Alexander decided to blockade Tyre and wait. He assigned the Cypriot triremes to block the northern Tyrian port and dispatched the Phoenician fleet to block the southern port.

He then turned back to his land strategy, ordering the rapid construction of catapults and siege engines, including battering rams and protected towers for the transfer of troops. These were placed on ships for the final assault against Tyre’s fortifications. The Tyrians countered by building towers of their own in order to be higher than the Greco- Macedonian besiegers. It became a battle of fiery projectiles launched from higher and higher elevations.

Eventually feeling the pressure of the naval blockade, the Tyrians made an attempt to break out of the northern port using a force of seven triremes, three quadriremes and three quinqueremes. The ships moved silently so as not to alert the Cypriot blockade ships, but it would not have been necessary. The Cypriots were asleep at the tiller. Indeed, each ship was manned by a mere skeleton crew, with most hands having been quartered ashore. Catching the Cypriot fleet off guard, the Tyrians managed to sink or damage a number of vessels.

Roused from his tent—all of this happened in the heat of the summer afternoon as the officers were resting—Alexander ordered all available ships in the port on the mainland side of the channel to put to sea to prevent any additional Tyrian ships from reaching open seas. Alexander boarded a ship himself, intending as usual to lead from the front.

Despite calls from Tyrian lookouts that Alexander’s ships were pulling out from their moorings, ships continued to leave the port. Alexander’s fleet rallied, ramming and sinking a number of vessels, and capturing others.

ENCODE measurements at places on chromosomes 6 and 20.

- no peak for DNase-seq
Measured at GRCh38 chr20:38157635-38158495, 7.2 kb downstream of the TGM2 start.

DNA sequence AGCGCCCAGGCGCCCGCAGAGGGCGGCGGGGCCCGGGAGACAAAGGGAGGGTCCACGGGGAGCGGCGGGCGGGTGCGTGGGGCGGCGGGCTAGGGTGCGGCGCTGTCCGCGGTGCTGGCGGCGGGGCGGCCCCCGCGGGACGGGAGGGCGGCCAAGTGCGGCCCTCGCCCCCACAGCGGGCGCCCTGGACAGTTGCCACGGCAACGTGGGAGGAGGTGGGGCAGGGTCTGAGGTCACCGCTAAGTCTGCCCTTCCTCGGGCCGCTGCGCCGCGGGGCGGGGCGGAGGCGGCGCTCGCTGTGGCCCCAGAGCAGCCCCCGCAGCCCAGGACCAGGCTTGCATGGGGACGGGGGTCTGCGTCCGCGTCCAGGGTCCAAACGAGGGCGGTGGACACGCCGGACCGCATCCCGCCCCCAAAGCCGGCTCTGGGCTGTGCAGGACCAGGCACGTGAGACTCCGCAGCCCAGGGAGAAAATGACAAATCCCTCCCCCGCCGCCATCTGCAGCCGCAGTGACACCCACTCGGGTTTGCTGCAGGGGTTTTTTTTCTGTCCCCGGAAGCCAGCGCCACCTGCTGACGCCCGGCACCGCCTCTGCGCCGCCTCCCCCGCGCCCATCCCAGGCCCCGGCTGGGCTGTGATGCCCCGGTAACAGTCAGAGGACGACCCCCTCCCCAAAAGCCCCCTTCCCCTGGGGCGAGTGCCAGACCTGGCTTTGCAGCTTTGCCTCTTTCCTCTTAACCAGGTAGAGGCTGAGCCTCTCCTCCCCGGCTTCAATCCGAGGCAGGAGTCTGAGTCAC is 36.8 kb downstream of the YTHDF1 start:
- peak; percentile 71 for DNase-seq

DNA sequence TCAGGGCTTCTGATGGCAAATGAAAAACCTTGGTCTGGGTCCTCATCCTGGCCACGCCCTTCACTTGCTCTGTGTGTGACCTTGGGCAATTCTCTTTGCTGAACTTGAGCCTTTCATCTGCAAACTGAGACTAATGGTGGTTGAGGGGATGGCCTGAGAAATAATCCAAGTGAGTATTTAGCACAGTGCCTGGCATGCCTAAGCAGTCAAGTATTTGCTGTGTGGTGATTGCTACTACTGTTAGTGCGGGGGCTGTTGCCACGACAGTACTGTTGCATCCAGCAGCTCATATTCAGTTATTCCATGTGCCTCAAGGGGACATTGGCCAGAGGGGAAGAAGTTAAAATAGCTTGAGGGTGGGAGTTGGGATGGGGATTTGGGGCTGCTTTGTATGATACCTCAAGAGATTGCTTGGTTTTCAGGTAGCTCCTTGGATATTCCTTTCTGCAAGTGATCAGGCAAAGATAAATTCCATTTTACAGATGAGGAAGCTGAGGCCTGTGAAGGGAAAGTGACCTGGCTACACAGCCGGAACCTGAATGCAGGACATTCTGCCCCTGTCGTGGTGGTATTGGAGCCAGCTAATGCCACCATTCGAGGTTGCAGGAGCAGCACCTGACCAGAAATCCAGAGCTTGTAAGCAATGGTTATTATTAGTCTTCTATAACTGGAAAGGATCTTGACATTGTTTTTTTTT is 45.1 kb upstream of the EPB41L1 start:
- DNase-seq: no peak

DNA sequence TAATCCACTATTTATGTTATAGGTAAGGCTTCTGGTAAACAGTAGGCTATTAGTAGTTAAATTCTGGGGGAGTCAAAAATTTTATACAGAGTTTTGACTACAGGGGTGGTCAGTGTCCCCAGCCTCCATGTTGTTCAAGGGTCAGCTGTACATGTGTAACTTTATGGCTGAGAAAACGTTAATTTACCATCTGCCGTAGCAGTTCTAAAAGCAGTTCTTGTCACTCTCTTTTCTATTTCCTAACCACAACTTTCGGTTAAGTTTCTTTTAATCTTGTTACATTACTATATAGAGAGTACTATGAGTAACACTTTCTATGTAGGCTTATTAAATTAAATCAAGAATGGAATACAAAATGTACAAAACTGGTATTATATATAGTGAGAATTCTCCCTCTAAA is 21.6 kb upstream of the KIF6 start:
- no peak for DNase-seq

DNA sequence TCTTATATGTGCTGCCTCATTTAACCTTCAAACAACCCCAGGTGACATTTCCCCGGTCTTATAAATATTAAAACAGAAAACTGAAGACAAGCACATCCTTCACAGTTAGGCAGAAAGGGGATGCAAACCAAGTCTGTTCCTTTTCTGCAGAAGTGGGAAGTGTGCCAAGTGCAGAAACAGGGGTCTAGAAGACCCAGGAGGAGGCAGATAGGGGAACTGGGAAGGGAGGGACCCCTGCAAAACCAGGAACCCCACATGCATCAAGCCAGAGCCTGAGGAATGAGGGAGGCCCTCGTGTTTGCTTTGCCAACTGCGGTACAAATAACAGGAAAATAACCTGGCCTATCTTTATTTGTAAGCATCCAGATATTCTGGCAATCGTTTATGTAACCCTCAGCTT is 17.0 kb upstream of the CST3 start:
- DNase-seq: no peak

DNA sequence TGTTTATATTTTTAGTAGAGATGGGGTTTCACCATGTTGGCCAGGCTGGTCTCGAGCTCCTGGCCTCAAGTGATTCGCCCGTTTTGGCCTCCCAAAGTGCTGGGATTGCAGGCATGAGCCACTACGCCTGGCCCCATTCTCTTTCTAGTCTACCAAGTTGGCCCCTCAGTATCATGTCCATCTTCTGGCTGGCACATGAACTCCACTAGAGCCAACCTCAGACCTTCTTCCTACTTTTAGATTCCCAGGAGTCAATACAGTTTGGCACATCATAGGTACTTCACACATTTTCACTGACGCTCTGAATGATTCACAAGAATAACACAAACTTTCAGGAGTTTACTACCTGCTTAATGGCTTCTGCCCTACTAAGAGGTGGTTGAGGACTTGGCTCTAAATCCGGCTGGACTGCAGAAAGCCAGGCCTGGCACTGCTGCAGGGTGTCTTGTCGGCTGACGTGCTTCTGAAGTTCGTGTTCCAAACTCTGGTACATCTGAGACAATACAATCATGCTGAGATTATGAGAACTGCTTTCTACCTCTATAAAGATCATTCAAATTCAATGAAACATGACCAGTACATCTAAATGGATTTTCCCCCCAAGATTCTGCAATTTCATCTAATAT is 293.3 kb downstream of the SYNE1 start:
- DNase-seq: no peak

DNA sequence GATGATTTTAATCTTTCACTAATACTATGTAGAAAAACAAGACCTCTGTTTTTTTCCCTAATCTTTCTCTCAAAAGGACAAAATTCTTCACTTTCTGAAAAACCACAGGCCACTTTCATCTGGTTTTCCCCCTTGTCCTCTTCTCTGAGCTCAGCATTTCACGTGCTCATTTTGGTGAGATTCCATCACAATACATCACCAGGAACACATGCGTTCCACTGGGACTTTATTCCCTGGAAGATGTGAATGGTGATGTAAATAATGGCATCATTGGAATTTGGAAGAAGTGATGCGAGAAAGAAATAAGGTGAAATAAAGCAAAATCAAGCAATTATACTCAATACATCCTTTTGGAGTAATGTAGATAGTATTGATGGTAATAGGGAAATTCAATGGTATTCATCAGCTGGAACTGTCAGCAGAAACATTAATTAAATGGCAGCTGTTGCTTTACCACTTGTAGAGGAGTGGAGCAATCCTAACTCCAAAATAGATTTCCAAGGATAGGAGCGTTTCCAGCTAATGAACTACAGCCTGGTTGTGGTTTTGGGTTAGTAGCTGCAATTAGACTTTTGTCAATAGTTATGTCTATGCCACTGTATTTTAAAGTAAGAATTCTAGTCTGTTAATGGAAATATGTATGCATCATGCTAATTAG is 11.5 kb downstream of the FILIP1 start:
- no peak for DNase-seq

Assault on Tyre

Finally, Alexander developed a tactical plan that called for a complex amphibious landing under fire that would be considered ambitious even by a modern combat force. In the northern part of the island, where the causeway had been built, Tyre’s walls were the most formidable and best defended, so Alexander moved to execute an unanticipated flanking maneuver by hitting a less well defended point in the southern end.

The attack would entail breaching the wall above sea level from the sea using siege engines aboard ships, and then using a portable bridge to push troops through this breach. Indeed, attacking a vertical wall above sea level is always much more difficult than putting troops across a sea-level beach using landing craft. With Tyrian defenses pierced, Alexander’s fleet would attack the two Tyrian ports simultaneously.

When his first attempt to execute the plan was quickly repulsed, Alexander withdrew, postponing a renewed attempt until a patch of stormy weather had blown through. On the third day following, the seas were quieter and Alexander resumed the assault.

After seven months, the siege finally reached its climax on the last day of the month of Hekatombaion, the same month that Alexander celebrated his twenty-fourth birthday (July 20, 332 BC). Plutarch tells that after consulting some omens, Aristander had declared confidently “that the city would certainly be captured during that month.” Because it was the last day of the month, and Tyre had held out for 200 days already, Aristander’s words “produced laughter and jesting.”

Arrian says that Alexander “led the ships containing the military engines up to the city. In the first place he shook down a large piece of the wall; and when the breach appeared to be sufficiently wide, he ordered the vessels conveying the military engines to retire, and brought up two others, which carried the bridges, which he intended to throw upon the breach in the wall. The shield bearing guards occupied one of these vessels, which he had put under the command of Admetus; and the other was occupied by the regiment of Coenus, called the foot Companions.”

When the siege engines pulled back, Alexander sent in triremes with archers and catapults to get as close as possible, even if it meant running aground, to support the infantry assault.

Again leading from the front, Alexander himself headed the assault force that went ashore. Admetus’s contingent was the first over the wall, but he was killed in action, struck by a spear. Alexander then led the Companion infantry in securing a section of wall and several towers. With Greco-Macedonian troops taking and holding a rapidly expanding beachhead, the defensive advantages of the fortified city began to evaporate.